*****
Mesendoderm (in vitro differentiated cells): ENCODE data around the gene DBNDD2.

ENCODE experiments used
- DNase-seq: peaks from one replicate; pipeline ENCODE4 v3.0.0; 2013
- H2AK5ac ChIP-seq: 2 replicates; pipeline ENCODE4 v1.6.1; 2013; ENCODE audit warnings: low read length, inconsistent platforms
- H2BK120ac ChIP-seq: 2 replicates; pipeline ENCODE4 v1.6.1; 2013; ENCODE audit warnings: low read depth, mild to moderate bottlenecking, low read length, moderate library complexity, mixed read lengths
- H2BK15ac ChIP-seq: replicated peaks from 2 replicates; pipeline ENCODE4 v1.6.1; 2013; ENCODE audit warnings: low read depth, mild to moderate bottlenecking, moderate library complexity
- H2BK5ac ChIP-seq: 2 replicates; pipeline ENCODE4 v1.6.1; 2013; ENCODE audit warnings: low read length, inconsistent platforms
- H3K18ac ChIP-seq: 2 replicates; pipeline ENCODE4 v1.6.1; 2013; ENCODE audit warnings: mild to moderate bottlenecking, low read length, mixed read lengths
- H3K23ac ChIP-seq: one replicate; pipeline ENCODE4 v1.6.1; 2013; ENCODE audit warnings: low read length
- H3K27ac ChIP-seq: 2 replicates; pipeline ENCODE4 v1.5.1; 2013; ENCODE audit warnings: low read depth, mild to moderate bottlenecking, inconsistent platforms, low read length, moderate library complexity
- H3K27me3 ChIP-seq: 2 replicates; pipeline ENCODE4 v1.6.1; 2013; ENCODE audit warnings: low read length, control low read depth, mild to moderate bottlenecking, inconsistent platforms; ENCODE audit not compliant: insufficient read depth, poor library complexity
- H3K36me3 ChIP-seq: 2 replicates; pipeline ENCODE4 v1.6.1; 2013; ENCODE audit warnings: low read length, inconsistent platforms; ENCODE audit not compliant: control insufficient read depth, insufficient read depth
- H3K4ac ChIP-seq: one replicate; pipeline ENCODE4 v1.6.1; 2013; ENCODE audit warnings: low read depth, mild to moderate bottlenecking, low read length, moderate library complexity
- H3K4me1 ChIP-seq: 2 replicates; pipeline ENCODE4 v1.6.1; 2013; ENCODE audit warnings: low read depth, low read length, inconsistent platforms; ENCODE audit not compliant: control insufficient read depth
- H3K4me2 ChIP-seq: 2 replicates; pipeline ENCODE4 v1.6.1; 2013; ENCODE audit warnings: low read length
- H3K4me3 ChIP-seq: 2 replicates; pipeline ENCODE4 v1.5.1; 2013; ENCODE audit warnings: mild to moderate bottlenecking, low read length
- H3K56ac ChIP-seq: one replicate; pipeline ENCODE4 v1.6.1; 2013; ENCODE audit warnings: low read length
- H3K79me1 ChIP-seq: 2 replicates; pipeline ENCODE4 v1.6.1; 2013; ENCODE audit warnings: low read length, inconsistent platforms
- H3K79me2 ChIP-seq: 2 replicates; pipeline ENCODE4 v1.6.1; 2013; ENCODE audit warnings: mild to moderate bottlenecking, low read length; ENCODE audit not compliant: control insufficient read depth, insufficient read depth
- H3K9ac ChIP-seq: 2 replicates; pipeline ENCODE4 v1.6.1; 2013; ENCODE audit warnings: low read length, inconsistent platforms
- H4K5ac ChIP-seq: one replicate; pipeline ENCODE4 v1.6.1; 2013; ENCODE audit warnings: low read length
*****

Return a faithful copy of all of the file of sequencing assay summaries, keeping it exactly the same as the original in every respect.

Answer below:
Mesendoderm (in vitro differentiated cells): ENCODE data around the gene DBNDD2.

ENCODE experiments used
- DNase-seq: peaks from one replicate; pipeline ENCODE4 v3.0.0; 2013
- H2AK5ac ChIP-seq: 2 replicates; pipeline ENCODE4 v1.6.1; 2013; ENCODE audit warnings: low read length, inconsistent platforms
- H2BK120ac ChIP-seq: 2 replicates; pipeline ENCODE4 v1.6.1; 2013; ENCODE audit warnings: low read depth, mild to moderate bottlenecking, low read length, moderate library complexity, mixed read lengths
- H2BK15ac ChIP-seq: replicated peaks from 2 replicates; pipeline ENCODE4 v1.6.1; 2013; ENCODE audit warnings: low read depth, mild to moderate bottlenecking, moderate library complexity
- H2BK5ac ChIP-seq: 2 replicates; pipeline ENCODE4 v1.6.1; 2013; ENCODE audit warnings: low read length, inconsistent platforms
- H3K18ac ChIP-seq: 2 replicates; pipeline ENCODE4 v1.6.1; 2013; ENCODE audit warnings: mild to moderate bottlenecking, low read length, mixed read lengths
- H3K23ac ChIP-seq: one replicate; pipeline ENCODE4 v1.6.1; 2013; ENCODE audit warnings: low read length
- H3K27ac ChIP-seq: 2 replicates; pipeline ENCODE4 v1.5.1; 2013; ENCODE audit warnings: low read depth, mild to moderate bottlenecking, inconsistent platforms, low read length, moderate library complexity
- H3K27me3 ChIP-seq: 2 replicates; pipeline ENCODE4 v1.6.1; 2013; ENCODE audit warnings: low read length, control low read depth, mild to moderate bottlenecking, inconsistent platforms; ENCODE audit not compliant: insufficient read depth, poor library complexity
- H3K36me3 ChIP-seq: 2 replicates; pipeline ENCODE4 v1.6.1; 2013; ENCODE audit warnings: low read length, inconsistent platforms; ENCODE audit not compliant: control insufficient read depth, insufficient read depth
- H3K4ac ChIP-seq: one replicate; pipeline ENCODE4 v1.6.1; 2013; ENCODE audit warnings: low read depth, mild to moderate bottlenecking, low read length, moderate library complexity
- H3K4me1 ChIP-seq: 2 replicates; pipeline ENCODE4 v1.6.1; 2013; ENCODE audit warnings: low read depth, low read length, inconsistent platforms; ENCODE audit not compliant: control insufficient read depth
- H3K4me2 ChIP-seq: 2 replicates; pipeline ENCODE4 v1.6.1; 2013; ENCODE audit warnings: low read length
- H3K4me3 ChIP-seq: 2 replicates; pipeline ENCODE4 v1.5.1; 2013; ENCODE audit warnings: mild to moderate bottlenecking, low read length
- H3K56ac ChIP-seq: one replicate; pipeline ENCODE4 v1.6.1; 2013; ENCODE audit warnings: low read length
- H3K79me1 ChIP-seq: 2 replicates; pipeline ENCODE4 v1.6.1; 2013; ENCODE audit warnings: low read length, inconsistent platforms
- H3K79me2 ChIP-seq: 2 replicates; pipeline ENCODE4 v1.6.1; 2013; ENCODE audit warnings: mild to moderate bottlenecking, low read length; ENCODE audit not compliant: control insufficient read depth, insufficient read depth
- H3K9ac ChIP-seq: 2 replicates; pipeline ENCODE4 v1.6.1; 2013; ENCODE audit warnings: low read length, inconsistent platforms
- H4K5ac ChIP-seq: one replicate; pipeline ENCODE4 v1.6.1; 2013; ENCODE audit warnings: low read length